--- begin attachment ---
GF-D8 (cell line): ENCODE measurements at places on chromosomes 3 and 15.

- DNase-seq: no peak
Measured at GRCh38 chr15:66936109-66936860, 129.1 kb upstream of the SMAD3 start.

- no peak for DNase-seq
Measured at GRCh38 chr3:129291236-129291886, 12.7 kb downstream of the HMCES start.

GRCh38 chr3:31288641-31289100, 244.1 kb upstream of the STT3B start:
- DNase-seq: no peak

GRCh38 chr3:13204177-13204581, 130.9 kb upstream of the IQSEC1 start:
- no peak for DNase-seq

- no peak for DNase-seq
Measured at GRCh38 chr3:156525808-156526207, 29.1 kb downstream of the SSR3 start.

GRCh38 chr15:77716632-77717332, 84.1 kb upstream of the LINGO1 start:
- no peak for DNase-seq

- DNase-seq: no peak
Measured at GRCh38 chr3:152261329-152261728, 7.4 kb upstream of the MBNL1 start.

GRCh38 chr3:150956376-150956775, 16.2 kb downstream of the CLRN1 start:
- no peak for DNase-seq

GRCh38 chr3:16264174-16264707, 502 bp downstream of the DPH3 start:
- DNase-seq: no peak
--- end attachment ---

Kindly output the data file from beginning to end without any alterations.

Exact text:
GF-D8 (cell line): ENCODE measurements at places on chromosomes 3 and 15.

- DNase-seq: no peak
Measured at GRCh38 chr15:66936109-66936860, 129.1 kb upstream of the SMAD3 start.

- no peak for DNase-seq
Measured at GRCh38 chr3:129291236-129291886, 12.7 kb downstream of the HMCES start.

GRCh38 chr3:31288641-31289100, 244.1 kb upstream of the STT3B start:
- DNase-seq: no peak

GRCh38 chr3:13204177-13204581, 130.9 kb upstream of the IQSEC1 start:
- no peak for DNase-seq

- no peak for DNase-seq
Measured at GRCh38 chr3:156525808-156526207, 29.1 kb downstream of the SSR3 start.

GRCh38 chr15:77716632-77717332, 84.1 kb upstream of the LINGO1 start:
- no peak for DNase-seq

- DNase-seq: no peak
Measured at GRCh38 chr3:152261329-152261728, 7.4 kb upstream of the MBNL1 start.

GRCh38 chr3:150956376-150956775, 16.2 kb downstream of the CLRN1 start:
- no peak for DNase-seq

GRCh38 chr3:16264174-16264707, 502 bp downstream of the DPH3 start:
- DNase-seq: no peak